Using the argument in Cooper v. IBM (See IBM Cash Balance Discrimination Ruling Reversed ), the court disagreed with the plaintiffs’ contention that “the rate of benefit accrual” is the same as “accrued benefit.” The court found that the pension equity formula provided for an age-neutral rate of benefit accrual annually.
In addition, the district court determined that a wear-away period under the plan was also not discriminatory even though older workers may have to wait longer to begin accruing benefits since their calculated opening balances under the hybrid plan were more likely to be less than their accrued benefit under their prior defined benefit plan. The court reiterated that this plan feature does not lead to an age-discriminatory final accrued benefit at retirement.
A suit was brought against the plan and Gannett Co. claiming that the pension equity formula was age discriminatory because the total number of points a participant will earn under the formula if he works to retirement (which determines his benefit) will differ depending on what age the participant starts work. “An employee beginning work at age 25 would have the potential of 40 years of service, accumulating 300 potential percentage points, while an employee beginning work at age 45 would have only 20 years of potential service, earning 120 points,” according to the court opinion.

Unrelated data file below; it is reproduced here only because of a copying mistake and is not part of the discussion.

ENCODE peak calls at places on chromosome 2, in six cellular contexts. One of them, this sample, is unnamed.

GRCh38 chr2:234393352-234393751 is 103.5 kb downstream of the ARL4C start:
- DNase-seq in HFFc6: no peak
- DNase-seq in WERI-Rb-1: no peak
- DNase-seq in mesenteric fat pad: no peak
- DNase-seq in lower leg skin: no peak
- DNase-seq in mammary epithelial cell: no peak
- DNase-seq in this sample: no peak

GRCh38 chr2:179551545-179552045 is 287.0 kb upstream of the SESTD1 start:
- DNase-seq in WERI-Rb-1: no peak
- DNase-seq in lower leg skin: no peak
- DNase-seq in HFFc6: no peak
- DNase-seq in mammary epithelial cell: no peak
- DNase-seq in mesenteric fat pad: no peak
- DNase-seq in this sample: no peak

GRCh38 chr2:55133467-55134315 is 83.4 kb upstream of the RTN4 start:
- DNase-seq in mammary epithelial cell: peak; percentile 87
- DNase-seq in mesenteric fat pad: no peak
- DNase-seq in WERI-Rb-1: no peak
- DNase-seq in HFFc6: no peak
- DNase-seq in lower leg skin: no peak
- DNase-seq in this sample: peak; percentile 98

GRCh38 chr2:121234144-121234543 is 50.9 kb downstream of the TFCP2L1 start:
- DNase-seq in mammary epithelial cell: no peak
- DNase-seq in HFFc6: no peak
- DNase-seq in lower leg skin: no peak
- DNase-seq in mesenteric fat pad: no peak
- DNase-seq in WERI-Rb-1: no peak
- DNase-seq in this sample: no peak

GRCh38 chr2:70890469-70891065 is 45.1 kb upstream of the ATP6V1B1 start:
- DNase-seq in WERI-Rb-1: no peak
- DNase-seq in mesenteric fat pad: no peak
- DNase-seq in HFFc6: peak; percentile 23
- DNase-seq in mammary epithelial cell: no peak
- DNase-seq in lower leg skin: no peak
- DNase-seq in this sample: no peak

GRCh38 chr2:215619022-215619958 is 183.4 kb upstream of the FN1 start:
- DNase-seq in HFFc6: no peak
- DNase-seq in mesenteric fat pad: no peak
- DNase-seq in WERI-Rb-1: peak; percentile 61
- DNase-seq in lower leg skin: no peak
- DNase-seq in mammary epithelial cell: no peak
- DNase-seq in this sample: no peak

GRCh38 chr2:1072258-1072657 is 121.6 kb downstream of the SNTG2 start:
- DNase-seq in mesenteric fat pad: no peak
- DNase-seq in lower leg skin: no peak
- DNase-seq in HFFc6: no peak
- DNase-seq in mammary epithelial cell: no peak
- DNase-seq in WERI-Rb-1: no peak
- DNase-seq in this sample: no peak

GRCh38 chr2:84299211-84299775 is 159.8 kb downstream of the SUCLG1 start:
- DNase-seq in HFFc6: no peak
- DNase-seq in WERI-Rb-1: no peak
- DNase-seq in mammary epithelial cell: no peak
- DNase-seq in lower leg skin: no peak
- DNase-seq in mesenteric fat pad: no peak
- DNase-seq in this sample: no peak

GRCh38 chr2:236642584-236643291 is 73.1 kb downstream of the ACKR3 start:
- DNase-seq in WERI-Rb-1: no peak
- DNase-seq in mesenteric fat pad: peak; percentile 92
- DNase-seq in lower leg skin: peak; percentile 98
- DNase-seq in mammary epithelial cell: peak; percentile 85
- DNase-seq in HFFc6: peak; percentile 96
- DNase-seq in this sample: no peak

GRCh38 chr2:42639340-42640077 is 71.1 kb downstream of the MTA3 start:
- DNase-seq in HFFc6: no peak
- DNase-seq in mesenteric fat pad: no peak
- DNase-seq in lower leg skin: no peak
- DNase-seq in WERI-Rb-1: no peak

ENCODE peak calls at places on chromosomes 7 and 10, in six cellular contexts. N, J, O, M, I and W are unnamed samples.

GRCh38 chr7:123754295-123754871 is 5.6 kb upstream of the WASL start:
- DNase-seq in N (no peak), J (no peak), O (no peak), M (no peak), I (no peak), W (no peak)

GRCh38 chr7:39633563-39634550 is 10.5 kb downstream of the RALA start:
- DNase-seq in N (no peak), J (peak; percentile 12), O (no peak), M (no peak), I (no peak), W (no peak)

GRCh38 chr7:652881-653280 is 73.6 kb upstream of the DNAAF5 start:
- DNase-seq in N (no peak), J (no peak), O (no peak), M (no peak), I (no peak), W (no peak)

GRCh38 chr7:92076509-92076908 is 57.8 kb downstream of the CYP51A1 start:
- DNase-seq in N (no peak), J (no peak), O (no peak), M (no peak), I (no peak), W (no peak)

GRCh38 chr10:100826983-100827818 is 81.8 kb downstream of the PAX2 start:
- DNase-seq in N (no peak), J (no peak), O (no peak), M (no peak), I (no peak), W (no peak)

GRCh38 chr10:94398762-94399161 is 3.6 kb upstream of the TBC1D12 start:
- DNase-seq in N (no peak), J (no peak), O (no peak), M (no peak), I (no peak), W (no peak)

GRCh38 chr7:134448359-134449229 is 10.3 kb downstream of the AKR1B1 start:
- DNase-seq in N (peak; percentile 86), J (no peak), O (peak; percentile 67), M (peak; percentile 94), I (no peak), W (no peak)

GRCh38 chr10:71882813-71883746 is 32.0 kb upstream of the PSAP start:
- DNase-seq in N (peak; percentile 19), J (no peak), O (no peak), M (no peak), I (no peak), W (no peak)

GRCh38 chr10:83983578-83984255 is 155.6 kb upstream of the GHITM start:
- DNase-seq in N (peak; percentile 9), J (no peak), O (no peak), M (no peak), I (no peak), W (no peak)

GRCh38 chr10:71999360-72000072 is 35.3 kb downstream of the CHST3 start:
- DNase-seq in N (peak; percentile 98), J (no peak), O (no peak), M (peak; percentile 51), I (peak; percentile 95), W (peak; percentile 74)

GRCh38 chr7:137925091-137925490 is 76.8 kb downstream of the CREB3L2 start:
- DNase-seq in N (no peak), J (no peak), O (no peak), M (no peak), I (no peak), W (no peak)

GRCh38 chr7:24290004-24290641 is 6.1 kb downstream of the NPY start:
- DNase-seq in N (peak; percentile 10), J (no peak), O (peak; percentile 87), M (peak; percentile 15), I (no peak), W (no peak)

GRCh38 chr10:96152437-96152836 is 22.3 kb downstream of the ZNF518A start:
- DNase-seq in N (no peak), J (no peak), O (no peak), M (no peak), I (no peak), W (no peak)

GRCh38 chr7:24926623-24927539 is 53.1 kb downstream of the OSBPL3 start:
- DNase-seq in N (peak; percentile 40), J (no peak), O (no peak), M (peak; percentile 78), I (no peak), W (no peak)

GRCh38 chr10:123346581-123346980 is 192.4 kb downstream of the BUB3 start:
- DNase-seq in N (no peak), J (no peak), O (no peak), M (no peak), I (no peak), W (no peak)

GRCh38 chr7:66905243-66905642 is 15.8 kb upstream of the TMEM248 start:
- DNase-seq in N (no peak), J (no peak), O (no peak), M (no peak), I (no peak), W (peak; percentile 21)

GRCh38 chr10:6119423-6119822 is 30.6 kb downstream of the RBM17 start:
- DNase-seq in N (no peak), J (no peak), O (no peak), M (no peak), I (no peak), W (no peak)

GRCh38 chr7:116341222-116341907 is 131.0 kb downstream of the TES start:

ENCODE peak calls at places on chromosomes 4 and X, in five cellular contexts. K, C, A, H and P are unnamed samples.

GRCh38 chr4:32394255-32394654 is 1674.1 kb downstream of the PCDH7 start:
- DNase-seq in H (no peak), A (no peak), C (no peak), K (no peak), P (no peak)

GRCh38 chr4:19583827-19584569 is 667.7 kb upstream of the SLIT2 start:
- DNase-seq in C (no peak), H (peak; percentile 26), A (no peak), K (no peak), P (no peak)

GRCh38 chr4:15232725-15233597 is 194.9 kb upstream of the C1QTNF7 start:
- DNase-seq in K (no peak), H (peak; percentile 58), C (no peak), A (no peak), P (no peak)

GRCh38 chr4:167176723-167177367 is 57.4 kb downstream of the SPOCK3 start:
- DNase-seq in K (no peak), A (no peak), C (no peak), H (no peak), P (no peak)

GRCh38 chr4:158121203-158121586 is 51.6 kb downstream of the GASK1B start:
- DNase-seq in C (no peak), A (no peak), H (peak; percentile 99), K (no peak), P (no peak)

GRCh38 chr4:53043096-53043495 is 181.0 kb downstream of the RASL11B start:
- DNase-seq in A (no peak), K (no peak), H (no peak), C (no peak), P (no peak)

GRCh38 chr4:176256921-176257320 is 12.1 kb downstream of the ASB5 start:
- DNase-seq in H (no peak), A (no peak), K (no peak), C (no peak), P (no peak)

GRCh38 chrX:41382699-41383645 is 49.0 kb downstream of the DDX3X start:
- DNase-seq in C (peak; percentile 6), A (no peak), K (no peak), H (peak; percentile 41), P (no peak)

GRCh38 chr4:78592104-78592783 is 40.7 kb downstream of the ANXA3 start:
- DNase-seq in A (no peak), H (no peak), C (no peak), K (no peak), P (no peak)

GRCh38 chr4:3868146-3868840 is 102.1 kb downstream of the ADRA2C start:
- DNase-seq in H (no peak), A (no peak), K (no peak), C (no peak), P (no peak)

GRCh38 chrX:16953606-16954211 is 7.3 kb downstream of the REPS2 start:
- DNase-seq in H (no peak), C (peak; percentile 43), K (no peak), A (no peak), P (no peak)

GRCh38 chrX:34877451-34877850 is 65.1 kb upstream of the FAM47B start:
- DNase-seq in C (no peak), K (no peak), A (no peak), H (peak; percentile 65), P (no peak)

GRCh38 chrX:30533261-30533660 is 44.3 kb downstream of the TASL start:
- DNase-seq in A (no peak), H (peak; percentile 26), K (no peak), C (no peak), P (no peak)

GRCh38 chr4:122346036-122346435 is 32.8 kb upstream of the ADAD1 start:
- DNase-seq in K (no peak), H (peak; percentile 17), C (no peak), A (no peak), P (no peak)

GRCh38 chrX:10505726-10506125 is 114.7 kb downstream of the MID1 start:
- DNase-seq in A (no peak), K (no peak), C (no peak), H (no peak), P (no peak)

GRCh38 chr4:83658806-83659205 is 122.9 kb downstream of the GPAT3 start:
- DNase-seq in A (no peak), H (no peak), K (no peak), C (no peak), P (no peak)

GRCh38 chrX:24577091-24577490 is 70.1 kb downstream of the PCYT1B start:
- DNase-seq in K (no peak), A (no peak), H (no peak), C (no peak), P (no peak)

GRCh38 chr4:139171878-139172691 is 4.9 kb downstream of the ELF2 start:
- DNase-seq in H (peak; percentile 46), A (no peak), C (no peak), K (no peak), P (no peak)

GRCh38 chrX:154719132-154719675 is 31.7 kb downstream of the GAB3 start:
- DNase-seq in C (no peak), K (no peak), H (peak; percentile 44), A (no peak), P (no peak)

In addition, plaintiffs’ claimed that the plan was age discriminatory because no new credit is given to employees whose balances under the prior defined benefit plan were lower than the “starting percentage” calculated with the pension equity formula, most likely older employees.
The court dismissed all age discrimination claims.
The case is Wells v. Gannett Retirement Plan, D. Colo., No. 03-cv-02671-RPM, 7/1/08.
« NYC Top Spot for Entry Level Jobs for College Grads